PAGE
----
At a forum for mayoral candidates Monday night, three of the leading contenders talked about what they would do on the issue of deportation.
It was a pointed question from one of the city's leading immigrant rights organizations, aimed at getting the candidates to commit to taking steps in their first year to combat the federal government’s aggressive approach.
Mayor David Briley addressed the topic directly, advocating for a combination of change at the federal level and policies at the local level.
“We’re supposed to be non-partisan, but I am going to say, the No. 1 priority is to beat Donald Trump,” Briley said.
Priority No. 2 was directed at a specific Metro department.
“Our police are directed not to ask about immigration status,” Briley said, though he went on to concede “that is not exactly what’s happening out there on the street.” He said the city needs to better educate officers on the issue.
Others candidates broadened the question. Candidate and state Rep. John Ray Clemmons said he wanted to hire a law director who would stand up to state and federal laws that try to pre-empt local ones. The state legislature passed a law last year that tries to stop cities and counties from stymieing deportation efforts.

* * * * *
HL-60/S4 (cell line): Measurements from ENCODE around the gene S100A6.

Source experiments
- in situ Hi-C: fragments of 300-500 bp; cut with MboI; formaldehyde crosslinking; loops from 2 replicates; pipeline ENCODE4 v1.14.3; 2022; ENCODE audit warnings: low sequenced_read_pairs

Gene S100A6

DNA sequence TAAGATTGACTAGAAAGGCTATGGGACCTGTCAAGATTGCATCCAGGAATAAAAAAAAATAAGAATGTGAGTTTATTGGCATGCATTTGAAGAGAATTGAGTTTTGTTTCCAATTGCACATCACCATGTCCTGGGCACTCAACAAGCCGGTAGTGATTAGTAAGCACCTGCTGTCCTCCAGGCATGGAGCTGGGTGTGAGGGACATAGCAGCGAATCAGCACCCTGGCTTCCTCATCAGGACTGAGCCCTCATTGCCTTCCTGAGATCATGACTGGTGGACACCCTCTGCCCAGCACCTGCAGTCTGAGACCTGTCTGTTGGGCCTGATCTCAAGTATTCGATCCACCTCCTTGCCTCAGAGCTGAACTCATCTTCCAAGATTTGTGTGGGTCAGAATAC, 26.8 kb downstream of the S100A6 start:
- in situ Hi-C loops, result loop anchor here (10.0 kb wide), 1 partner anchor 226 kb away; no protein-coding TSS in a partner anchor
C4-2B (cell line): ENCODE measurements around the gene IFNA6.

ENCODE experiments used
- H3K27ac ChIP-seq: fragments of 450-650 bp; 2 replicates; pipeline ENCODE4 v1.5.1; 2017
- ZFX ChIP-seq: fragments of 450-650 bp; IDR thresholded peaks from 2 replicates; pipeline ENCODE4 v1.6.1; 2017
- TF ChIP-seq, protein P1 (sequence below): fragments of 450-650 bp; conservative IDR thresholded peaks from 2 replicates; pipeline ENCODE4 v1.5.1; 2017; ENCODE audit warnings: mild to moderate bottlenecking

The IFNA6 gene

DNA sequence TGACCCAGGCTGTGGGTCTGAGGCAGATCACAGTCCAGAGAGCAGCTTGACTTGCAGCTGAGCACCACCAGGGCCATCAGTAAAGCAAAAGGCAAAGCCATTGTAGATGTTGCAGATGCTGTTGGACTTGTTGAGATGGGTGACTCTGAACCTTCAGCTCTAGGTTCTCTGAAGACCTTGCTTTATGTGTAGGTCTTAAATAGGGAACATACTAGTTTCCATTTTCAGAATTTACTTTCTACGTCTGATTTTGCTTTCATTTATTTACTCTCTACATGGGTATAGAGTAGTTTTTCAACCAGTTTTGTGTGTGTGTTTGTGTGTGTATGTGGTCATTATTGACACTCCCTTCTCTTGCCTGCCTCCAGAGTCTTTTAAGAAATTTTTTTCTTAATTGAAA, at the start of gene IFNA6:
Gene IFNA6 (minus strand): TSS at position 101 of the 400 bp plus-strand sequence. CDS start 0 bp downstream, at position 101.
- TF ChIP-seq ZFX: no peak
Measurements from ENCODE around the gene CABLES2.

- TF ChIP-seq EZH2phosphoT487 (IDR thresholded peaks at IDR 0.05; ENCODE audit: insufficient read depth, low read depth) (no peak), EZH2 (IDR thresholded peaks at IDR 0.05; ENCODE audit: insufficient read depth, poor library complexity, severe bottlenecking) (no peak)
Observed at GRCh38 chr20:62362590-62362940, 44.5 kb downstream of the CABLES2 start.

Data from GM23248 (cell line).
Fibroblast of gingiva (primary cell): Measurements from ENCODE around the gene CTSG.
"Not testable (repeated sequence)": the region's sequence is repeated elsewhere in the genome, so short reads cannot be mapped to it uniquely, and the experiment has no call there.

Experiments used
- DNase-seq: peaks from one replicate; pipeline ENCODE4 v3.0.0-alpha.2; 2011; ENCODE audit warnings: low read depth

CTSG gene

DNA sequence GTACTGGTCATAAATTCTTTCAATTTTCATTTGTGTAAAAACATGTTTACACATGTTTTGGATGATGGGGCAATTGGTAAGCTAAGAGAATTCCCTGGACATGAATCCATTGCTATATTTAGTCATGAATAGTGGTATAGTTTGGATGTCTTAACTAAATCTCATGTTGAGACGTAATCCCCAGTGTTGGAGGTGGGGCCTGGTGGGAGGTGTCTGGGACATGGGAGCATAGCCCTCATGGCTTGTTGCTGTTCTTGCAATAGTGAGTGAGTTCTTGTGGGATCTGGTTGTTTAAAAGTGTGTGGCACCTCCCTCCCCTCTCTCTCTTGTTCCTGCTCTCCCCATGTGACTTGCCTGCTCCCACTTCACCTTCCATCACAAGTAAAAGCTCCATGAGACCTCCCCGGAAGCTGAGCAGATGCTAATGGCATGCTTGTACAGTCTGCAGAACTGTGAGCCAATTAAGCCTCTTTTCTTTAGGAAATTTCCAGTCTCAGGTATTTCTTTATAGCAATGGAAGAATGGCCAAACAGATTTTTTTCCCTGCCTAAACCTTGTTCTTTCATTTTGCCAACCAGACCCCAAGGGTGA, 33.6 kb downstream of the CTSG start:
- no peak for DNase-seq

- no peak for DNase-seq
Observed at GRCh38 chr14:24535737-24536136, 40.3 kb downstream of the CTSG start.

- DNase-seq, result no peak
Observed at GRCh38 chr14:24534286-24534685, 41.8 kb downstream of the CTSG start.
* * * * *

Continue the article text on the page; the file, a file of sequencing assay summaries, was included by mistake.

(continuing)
Clemmons went on to add that he also wants to build more trust with immigrant families whose children are in the public school system.
"Unfotunately immigrant fmailies are all too often too afraid to fill out documentation for free and reduced lunches," Clemmons said, "so they are coming to school with a granola bar."
But first, he says, the city should end the contracts with private prisons. CoreCivic, a company frequently criticized by immigration groups because it operates detention centers, has a contract to run the Davidson County jail.
“There is no reason that a private company should be getting paid by our city to profit off of families that call Nashville home,” Clemmons said to big applause.
At-large Councilman John Cooper cited the city’s lack of interpreters in various Metro departments, including 911 operators, as a fundamental problem.
“It’s a basic right for people to be able to communicate with their government,” he said. “And it’s going to require money and investment and paying people for language skills.”
The forum, hosted by the Tennessee Immigrant and Refugee Rights Coalition, was standing room only with more than 500 people in the audience. Carol Swain, a conservative, ex-college professor who last year finished second in the mayor's race, did not attend.
But a darkhorse candidate, Julia Clark-Johnson, was on the stage. She said her “goal would be to change the city to a sanctuary city,” despite the state's efforts to keep Nashville from becoming one.